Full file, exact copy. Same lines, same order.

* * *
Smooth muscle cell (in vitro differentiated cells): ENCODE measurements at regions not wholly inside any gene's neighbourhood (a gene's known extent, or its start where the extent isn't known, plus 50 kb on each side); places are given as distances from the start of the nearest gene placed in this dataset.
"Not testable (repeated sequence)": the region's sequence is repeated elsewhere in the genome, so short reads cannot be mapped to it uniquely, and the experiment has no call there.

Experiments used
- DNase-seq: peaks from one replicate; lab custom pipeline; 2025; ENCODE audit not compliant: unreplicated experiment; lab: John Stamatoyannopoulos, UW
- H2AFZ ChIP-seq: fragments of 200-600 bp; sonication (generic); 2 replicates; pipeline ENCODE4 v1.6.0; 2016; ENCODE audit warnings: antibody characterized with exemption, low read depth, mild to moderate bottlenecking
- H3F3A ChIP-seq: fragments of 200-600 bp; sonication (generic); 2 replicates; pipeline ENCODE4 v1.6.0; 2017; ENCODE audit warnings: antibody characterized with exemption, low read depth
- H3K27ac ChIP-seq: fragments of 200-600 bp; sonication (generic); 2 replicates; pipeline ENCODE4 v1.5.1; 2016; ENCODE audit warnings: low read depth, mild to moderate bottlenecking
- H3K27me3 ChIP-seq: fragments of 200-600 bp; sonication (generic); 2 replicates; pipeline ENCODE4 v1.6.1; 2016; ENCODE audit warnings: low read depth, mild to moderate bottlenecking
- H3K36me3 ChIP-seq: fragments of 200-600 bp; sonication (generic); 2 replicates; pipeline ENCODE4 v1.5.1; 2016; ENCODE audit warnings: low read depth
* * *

Smooth muscle cell (in vitro differentiated cells): ENCODE measurements at regions not wholly inside any gene's neighbourhood (a gene's known extent, or its start where the extent isn't known, plus 50 kb on each side); places are given as distances from the start of the nearest gene placed in this dataset.
"Not testable (repeated sequence)": the region's sequence is repeated elsewhere in the genome, so short reads cannot be mapped to it uniquely, and the experiment has no call there.

Experiments used
- DNase-seq: peaks from one replicate; lab custom pipeline; 2025; ENCODE audit not compliant: unreplicated experiment; lab: John Stamatoyannopoulos, UW
- H2AFZ ChIP-seq: fragments of 200-600 bp; sonication (generic); 2 replicates; pipeline ENCODE4 v1.6.0; 2016; ENCODE audit warnings: antibody characterized with exemption, low read depth, mild to moderate bottlenecking
- H3F3A ChIP-seq: fragments of 200-600 bp; sonication (generic); 2 replicates; pipeline ENCODE4 v1.6.0; 2017; ENCODE audit warnings: antibody characterized with exemption, low read depth
- H3K27ac ChIP-seq: fragments of 200-600 bp; sonication (generic); 2 replicates; pipeline ENCODE4 v1.5.1; 2016; ENCODE audit warnings: low read depth, mild to moderate bottlenecking
- H3K27me3 ChIP-seq: fragments of 200-600 bp; sonication (generic); 2 replicates; pipeline ENCODE4 v1.6.1; 2016; ENCODE audit warnings: low read depth, mild to moderate bottlenecking
- H3K36me3 ChIP-seq: fragments of 200-600 bp; sonication (generic); 2 replicates; pipeline ENCODE4 v1.5.1; 2016; ENCODE audit warnings: low read depth